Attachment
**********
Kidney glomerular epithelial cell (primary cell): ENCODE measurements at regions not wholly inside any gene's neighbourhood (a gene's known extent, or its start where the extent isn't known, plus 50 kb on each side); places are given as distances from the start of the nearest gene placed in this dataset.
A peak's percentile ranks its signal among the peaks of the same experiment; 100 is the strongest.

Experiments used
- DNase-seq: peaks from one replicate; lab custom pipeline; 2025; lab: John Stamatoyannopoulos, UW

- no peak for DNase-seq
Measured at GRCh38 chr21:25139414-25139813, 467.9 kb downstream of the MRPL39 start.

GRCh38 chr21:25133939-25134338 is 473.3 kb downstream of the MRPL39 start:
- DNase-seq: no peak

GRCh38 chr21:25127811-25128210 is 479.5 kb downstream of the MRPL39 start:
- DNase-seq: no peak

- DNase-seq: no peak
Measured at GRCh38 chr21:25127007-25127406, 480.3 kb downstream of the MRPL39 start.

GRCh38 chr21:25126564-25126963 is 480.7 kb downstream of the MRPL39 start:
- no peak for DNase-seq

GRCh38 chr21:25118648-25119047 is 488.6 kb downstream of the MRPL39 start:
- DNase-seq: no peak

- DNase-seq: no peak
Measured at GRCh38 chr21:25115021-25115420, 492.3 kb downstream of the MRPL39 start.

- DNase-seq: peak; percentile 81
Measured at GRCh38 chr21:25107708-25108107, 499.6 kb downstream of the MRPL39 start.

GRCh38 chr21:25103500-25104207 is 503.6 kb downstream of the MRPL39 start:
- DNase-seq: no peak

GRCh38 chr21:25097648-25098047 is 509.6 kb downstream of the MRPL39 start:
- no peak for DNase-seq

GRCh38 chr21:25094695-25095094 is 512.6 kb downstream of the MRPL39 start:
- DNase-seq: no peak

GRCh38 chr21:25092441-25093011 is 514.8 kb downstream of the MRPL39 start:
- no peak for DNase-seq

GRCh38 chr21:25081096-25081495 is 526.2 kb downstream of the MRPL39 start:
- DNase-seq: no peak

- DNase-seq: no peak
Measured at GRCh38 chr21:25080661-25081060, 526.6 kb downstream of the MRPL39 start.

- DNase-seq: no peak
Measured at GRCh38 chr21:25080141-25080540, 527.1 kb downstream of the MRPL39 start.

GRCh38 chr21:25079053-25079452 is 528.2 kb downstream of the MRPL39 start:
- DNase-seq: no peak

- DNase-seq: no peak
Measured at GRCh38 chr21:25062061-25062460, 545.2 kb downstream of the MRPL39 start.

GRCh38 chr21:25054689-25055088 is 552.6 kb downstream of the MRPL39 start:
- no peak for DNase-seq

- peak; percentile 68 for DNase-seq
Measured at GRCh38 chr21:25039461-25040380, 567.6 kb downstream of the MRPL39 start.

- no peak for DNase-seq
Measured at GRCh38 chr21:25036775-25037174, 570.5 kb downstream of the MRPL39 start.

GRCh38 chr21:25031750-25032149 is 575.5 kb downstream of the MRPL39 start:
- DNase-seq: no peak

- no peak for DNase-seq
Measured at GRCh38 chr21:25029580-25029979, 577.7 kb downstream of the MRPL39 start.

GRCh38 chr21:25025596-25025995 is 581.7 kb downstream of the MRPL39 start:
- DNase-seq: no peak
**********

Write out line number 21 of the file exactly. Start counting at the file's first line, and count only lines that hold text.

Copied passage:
GRCh38 chr21:25103500-25104207 is 503.6 kb downstream of the MRPL39 start: